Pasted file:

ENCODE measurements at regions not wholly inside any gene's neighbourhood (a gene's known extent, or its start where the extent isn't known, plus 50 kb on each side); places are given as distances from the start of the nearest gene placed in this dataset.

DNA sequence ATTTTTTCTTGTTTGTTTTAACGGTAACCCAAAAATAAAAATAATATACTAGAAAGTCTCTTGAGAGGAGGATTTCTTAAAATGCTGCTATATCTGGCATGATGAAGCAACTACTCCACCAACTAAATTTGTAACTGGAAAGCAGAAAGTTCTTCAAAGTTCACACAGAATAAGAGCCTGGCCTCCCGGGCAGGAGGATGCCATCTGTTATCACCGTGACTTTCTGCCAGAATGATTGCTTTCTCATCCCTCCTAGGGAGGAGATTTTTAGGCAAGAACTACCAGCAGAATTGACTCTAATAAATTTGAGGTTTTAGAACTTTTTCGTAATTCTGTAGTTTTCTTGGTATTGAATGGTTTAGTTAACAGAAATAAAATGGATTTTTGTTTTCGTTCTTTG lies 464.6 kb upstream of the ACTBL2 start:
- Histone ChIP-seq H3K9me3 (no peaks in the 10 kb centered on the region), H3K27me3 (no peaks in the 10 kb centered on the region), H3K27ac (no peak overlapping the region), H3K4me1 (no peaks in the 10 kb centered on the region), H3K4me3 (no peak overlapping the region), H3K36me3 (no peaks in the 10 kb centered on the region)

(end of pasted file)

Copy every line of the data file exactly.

ENCODE measurements at regions not wholly inside any gene's neighbourhood (a gene's known extent, or its start where the extent isn't known, plus 50 kb on each side); places are given as distances from the start of the nearest gene placed in this dataset.

DNA sequence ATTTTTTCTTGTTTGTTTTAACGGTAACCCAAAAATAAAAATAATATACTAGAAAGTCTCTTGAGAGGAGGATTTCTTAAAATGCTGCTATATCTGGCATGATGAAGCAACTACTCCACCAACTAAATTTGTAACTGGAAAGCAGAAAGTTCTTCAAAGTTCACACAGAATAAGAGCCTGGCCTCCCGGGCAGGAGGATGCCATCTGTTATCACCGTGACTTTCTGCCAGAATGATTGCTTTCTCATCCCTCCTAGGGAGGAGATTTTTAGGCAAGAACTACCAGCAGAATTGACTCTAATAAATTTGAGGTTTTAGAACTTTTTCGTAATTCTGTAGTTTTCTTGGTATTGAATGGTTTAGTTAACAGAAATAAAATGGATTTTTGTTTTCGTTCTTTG lies 464.6 kb upstream of the ACTBL2 start:
- Histone ChIP-seq H3K9me3 (no peaks in the 10 kb centered on the region), H3K27me3 (no peaks in the 10 kb centered on the region), H3K27ac (no peak overlapping the region), H3K4me1 (no peaks in the 10 kb centered on the region), H3K4me3 (no peak overlapping the region), H3K36me3 (no peaks in the 10 kb centered on the region)